When I was in New York last week, I put together a list of stores I knew that I had to visit, and at the top of the list was the fragrance emporium Aedes de Venustas. When I assembled my one-day itinerary, that was of course my starting point.
The name will be familiar if you read a lot of magazines — well, the sorts of magazines that swoon over exclusive colognes or perfumes, anyway. (Or The New York Times on the right day.) Because it’s referred to so often in such magazines, I already had a vision of what this Mecca of musk, Valhalla of vanilla would be like: very chic and sumptuous, with shelf after shelf stacked with bottles waiting to be sniffed.
My vision included the mistaken idea that the store would open before noon on Saturdays. But when I showed up outside the converted … row house? … I instead was greeted a sign that indicated I had 45 minutes to kill. I went and had a bagel and watched people wander around in the rain, and listened to the two men next to me discuss their proposed business website. (“I think every post should have at least two embedded tags.”)
At 12:01, I was outside the door at Aedes, like a junkie looking for a fix. I didn’t really notice that the iron bars inside were only half-raised, so ready to spritz was I, and I tried to open the door without realizing it was the sort of place you needed to, ahem, be buzzed in. Oh.
Buzz. The man who opened the door couldn’t have been more dismissive — I am sure the “ladies who lunch” present a better spectacle than I did, dressed specifically in clothing that was easy-on, easy-off for the day of clothing shopping ahead. But still. If he could have disdainfully arched that eyebrow any higher, it would have been part of his hairline.
“Sorry,” I said in a tone that indicated that I was not, in fact, sorry. “I wasn’t sure how ‘open’ you were.”
“It’s fine,” he said in a tone that indicated that it was not, in fact, fine, and then swanned out the door, never to be seen again.
Maybe the staff isn’t used to encountering guys who traipse in wearing cargo shorts, but I was given such a wide berth that for quite a while I thought I was alone in the place. It’s not big, but it is concentrated. Lots of scents in that one room, which is swathed and swaddled with fabric in an oppressively luxurious sort of way. For all its opulence, it didn’t feel relaxing, comfortable or particularly welcoming. More like someone’s “Marie Antoinette fantasy” set decoration, in aubergine fabric and chandelier form.
Which, you know what? Is fine — I was there to find a fragrance or two, not to parse the decor.
I’ve always veered toward the unusual scents: Odeur 53 from Comme des Garcons, Eau de Fier by Annick Goutal, Cumming the Fragrance … and I ended up with two more guaranteed to fit into the mix: Passage d’Enfer (“Gates of Hell”) by L’Artisan Parfumeur and Molecule 01. They arrived tonight, and I have already misted the Passage d’Enfer on my arm, which I keep obsessively, surreptitiously sniffing.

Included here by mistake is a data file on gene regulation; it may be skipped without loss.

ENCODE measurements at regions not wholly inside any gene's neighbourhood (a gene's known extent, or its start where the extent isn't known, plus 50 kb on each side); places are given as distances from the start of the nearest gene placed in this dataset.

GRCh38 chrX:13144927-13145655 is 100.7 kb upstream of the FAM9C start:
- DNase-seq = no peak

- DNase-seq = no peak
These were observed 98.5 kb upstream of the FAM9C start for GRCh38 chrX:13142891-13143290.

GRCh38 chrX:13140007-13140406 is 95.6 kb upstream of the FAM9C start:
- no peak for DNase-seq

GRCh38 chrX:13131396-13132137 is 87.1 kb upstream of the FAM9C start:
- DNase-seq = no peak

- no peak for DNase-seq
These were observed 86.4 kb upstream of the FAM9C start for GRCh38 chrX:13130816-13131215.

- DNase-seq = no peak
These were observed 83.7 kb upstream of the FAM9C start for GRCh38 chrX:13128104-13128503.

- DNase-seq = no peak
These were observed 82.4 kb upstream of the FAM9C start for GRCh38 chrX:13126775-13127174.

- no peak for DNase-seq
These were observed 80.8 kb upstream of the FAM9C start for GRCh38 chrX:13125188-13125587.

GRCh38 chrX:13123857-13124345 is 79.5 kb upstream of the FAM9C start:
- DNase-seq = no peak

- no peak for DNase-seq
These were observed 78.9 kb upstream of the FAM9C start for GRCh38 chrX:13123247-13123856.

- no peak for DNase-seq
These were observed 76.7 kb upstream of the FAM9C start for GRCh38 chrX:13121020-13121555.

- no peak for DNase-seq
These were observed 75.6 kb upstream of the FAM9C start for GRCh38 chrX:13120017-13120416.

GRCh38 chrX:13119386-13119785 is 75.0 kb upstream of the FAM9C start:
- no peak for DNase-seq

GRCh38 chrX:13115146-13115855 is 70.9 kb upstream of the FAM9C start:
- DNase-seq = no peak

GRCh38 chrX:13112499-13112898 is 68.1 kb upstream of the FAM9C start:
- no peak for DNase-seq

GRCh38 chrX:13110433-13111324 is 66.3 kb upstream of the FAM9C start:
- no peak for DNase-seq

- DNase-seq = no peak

Once I was at the counter, the salesman couldn’t have been kinder (although he never got out from behind it the whole time I was there). When I was having the items shipped home, he asked what kind of samples he could throw in, and we had a brief chat about the scents I like.
Me: “Well, I like the more exotic ones” — and then mentally smacking myself in the forehead, because I was standing in a store filled to the hilt with “exotic” fragrances. “And … uh, weird ones.” (We settled on “incense-y.”)
I expected maybe two samples. I got seven, which made me happy in a way that took me back to when I used to have a Kiehl’s lady I loved who would weigh down my sales bag with samples when I would do my semiregular stockups. (They make it easy to pack for trips!)
And then one day I went in, had a different sales lady and when she was done ringing me up she said: “And which two samples would you like?”
“I would like the two samples that are actually TWENTY-TWO samples,” I thought, but instead I just took my Creme de Corps and left.
(Kalindi Coggins. That was her name. My friend Ann and I called her “Bird Woman” because she was strangely avian in nature, and she looked like her bones were filled with air. And also because we didn’t like her, because she was stingy with the samples. If we didn’t call her Bird Woman, we referred to her by first and last name, in a British accent [which she does not have, but it is more fun to say “Kalindi Coggins” in a British accent]).
Anyway: Aedes sent me everything from Straight to Heaven by Kilian to Fumerie Turque by Serge Lutens and Bois d’Ombrie by Eau d’Italie, all brands I’ve heard of but never had the opportunity/incentive to try. Plus a few other scents from L’Artisan: Piment Brulant (I think I’m going to start spelling it “philtre,” like they do, instead of “filter”) and … Aedes de Venustas. That’s right: The store has its own fragrance now, which I guess is only fitting.
The next week should smell exquisite.